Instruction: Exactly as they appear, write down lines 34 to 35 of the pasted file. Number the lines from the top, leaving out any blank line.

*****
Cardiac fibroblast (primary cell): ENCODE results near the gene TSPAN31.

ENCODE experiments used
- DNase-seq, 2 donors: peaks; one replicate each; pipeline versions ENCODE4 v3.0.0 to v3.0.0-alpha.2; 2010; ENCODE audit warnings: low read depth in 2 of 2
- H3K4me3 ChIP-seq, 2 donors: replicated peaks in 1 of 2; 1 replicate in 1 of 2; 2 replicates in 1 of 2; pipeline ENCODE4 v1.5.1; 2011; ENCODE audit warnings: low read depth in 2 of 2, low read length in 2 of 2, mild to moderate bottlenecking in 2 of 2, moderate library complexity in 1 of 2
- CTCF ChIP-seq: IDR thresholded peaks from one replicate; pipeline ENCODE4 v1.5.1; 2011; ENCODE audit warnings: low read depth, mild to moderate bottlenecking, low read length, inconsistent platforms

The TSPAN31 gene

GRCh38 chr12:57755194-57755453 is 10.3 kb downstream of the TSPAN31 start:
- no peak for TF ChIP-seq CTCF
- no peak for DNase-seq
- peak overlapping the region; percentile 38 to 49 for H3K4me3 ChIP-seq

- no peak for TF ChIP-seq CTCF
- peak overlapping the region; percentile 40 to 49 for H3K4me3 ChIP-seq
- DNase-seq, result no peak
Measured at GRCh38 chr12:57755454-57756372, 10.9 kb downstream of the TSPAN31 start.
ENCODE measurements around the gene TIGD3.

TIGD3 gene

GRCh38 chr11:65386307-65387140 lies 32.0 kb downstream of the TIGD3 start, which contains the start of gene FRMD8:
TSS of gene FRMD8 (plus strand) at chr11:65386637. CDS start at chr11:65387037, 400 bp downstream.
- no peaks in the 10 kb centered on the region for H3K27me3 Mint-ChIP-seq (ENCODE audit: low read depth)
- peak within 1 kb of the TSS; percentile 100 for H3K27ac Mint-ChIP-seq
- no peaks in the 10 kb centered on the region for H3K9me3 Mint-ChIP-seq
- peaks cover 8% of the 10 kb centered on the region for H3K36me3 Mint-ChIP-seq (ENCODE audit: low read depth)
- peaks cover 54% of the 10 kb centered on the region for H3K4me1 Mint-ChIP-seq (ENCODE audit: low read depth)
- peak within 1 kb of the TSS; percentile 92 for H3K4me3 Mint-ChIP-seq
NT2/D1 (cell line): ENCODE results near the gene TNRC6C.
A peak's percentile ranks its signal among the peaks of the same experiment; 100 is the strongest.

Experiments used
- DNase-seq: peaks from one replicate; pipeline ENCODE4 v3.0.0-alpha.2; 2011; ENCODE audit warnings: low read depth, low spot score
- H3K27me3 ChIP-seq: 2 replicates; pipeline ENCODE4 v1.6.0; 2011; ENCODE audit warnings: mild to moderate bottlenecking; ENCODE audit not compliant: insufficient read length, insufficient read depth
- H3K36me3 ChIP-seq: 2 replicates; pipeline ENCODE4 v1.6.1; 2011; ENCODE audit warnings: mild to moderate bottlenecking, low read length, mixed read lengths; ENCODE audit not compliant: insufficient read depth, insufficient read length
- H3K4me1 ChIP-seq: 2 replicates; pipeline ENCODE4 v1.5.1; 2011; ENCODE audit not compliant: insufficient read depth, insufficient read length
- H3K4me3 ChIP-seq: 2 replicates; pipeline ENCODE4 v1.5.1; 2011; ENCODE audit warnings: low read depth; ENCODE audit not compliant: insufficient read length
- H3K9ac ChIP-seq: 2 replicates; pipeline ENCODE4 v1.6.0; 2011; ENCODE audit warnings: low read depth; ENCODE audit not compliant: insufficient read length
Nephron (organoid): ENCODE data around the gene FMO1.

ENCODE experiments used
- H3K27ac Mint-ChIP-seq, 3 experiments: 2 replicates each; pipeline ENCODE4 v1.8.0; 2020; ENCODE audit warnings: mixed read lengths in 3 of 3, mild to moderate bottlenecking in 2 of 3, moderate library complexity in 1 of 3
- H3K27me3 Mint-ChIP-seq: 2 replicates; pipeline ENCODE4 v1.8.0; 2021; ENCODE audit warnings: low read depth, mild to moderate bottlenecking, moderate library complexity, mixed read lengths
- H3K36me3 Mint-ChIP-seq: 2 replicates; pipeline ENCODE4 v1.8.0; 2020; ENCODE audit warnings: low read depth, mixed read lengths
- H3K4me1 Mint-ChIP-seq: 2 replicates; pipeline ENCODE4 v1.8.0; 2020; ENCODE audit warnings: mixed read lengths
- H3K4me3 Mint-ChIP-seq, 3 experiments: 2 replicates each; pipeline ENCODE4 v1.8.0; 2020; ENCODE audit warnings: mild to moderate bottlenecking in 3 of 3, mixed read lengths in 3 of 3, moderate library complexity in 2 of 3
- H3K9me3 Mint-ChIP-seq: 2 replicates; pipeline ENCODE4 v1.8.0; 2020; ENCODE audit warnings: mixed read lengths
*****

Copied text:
Nephron (organoid): ENCODE data around the gene FMO1.

ENCODE experiments used